Disrupted sleep – a cause or consequence of Alzheimer’s?
It’s important to get enough sleep to stay healthy and feel well rested. We’ve all experienced a bad night’s sleep and probably know that it can have an impact on our memory and thinking skills in the short term. But could sleep problems have a long-term effect on the brain?
Growing evidence points to a link between poor quality of sleep and an increased risk of Alzheimer’s disease. We know that disturbed sleep can be one of the earliest signs of Alzheimer’s and it often occurs years before changes to memory and thinking skills start to show. But this is not the full story when it comes to sleep and dementia.
A number of studies have shown that interrupted sleep may speed up the progression of Alzheimer’s in the brain. But it’s difficult for researchers to tease apart cause and effect. They need to work out whether poor quality sleep might contribute to the development of the disease or vice-versa.
Research in mice has shown that continued lack of sleep can increase levels of amyloid, one of the hallmark proteins involved in Alzheimer’s. Amyloid protein clumps together in Alzheimer’s disease and triggers damage to the brain.
Many scientists believe that there may be a vicious cycle where sleep problems lead to amyloid build-up, which then further disrupts sleep, and so on.
How do researchers study sleep?
Dr Jason Rihel at University College London is investigating how amyloid in the brain affects sleep patterns.
To do this, Dr Rihel’s team are working with zebrafish. Zebrafish are well suited to sleep studies because they have similar brain circuitry to that thought to regulate sleep in people. With your support, his team hopes to discover the connection between amyloid, nerve cells and sleep disruption in dementia.
Dr Rihel can automatically track sleep patterns in zebrafish using infrared light.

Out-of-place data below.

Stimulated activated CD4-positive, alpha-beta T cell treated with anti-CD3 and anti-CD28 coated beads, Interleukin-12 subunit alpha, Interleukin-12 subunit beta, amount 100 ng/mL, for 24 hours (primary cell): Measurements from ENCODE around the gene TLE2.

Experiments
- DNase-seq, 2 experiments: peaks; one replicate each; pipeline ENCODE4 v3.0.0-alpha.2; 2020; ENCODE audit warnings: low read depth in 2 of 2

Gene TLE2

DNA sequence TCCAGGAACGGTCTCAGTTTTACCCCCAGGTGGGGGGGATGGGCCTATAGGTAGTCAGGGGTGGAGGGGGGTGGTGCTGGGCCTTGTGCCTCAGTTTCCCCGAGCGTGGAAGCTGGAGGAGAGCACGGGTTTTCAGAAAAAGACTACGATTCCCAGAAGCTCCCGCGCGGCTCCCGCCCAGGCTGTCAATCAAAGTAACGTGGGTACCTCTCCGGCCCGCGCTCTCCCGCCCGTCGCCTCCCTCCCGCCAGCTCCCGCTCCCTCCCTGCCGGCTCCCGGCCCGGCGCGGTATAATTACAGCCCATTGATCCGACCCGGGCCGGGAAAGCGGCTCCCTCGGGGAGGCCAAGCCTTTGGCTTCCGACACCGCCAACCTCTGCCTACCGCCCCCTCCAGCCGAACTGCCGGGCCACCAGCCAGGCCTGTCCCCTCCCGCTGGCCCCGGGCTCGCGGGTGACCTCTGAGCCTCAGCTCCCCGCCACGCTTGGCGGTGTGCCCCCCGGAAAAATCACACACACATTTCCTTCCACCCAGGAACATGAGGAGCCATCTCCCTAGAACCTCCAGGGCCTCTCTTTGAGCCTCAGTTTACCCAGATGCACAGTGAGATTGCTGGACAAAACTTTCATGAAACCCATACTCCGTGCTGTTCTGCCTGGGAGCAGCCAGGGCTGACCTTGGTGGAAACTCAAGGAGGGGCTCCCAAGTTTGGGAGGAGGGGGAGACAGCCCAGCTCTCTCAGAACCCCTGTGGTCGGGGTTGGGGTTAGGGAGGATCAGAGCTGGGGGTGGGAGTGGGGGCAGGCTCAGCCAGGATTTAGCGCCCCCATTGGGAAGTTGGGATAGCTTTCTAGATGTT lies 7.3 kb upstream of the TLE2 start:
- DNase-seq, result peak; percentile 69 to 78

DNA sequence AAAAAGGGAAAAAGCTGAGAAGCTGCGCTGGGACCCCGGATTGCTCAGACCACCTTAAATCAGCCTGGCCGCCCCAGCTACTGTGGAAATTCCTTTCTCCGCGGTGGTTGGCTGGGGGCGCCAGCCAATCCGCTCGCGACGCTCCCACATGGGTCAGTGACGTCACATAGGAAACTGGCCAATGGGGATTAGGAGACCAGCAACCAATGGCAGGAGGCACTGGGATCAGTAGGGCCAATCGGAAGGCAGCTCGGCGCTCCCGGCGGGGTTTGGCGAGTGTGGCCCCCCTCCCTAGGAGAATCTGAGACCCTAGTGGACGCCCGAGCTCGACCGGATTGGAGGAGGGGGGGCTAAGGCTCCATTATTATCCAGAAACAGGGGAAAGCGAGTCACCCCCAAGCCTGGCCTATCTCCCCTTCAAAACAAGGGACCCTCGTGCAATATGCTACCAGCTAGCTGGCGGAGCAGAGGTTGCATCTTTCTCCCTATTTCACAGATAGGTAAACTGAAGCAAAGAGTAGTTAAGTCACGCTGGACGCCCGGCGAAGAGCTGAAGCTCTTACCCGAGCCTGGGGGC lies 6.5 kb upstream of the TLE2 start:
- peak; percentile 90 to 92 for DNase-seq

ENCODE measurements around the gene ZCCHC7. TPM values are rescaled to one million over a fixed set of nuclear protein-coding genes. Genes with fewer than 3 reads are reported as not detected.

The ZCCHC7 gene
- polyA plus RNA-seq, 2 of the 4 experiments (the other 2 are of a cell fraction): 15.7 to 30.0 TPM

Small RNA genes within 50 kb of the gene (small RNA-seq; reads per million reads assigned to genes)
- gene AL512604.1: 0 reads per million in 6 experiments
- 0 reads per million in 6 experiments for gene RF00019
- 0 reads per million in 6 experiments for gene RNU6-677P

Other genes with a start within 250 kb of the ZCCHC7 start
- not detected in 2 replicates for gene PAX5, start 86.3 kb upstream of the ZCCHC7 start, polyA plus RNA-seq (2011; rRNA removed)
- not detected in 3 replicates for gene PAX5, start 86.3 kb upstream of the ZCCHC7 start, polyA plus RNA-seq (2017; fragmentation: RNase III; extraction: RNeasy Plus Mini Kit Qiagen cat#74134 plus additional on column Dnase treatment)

Young zebrafish have see-through brains, meaning researchers can see their brain activity really clearly. Dr Rihel and his team will now identify key brain cells that react to amyloid and regulate sleep patterns. In the long term, they hope that these studies will reveal targets for new drugs that could tackle Alzheimer’s disease.
How does sleep affect amyloid build up?
Like with most things that build up, there are two ways that the brain can end up with too much amyloid. Either the body keeps making more of it, or it’s not very good at getting rid of it.
The amount of amyloid in the brain goes up and down throughout the day. Well-rested mice have the highest amyloid levels when they’re awake and the lowest during sleep. Disrupt sleep and this cycle is broken, causing amyloid levels to continue to rise.
Last year, the same was shown in people in a small study where volunteers had brain scans after a night of restful sleep and after a night of interrupted sleep.
If nerve cells make amyloid when they are active, then lack of sleep could be driving up the activity of these cells. This could be one way that prolonged sleep problems contribute to the risk of Alzheimer’s.
But research has also shown that amyloid is cleared from the brain more efficiently when we’re asleep. So as well as causing us to make more amyloid, sleep problems may also stop us from clearing it away.
Two main biological systems remove waste from the brain; the glymphatic system and microglia cells. The recently-discovered glymphatic system works like a series of drainage canals, while microglia are the brain’s immune cells, which act more like binmen that actively remove rubbish.
Studies have shown that drainage through the glymphatic canals can increase by as much as 60% during certain stages of sleep. If this process is disrupted, it could slow down amyloid and other waste products being moved out of the brain.
What is next for research?
With your help, a £1.5 million programme of work is underway at the UK Dementia Research Institute at Imperial College London to better understand the links between amyloid build up and sleep.
In a series of experiments researchers, led by Prof William Wisden, will investigate the different processes that are going on in the brain during sleep.
Their work will help us better understand the importance the brain’s cleaning mechanisms in reducing the risk of dementia. In part they will focus on whether the hormones that control the clearance of amyloid could be suitable targets for future treatments.
At this point, we can’t say whether improving sleep can reduce the risk of developing Alzheimer’s. But this is an important and active area of research and scientists are making crucial progress unravelling what could be a key factor affecting our risk of dementia.
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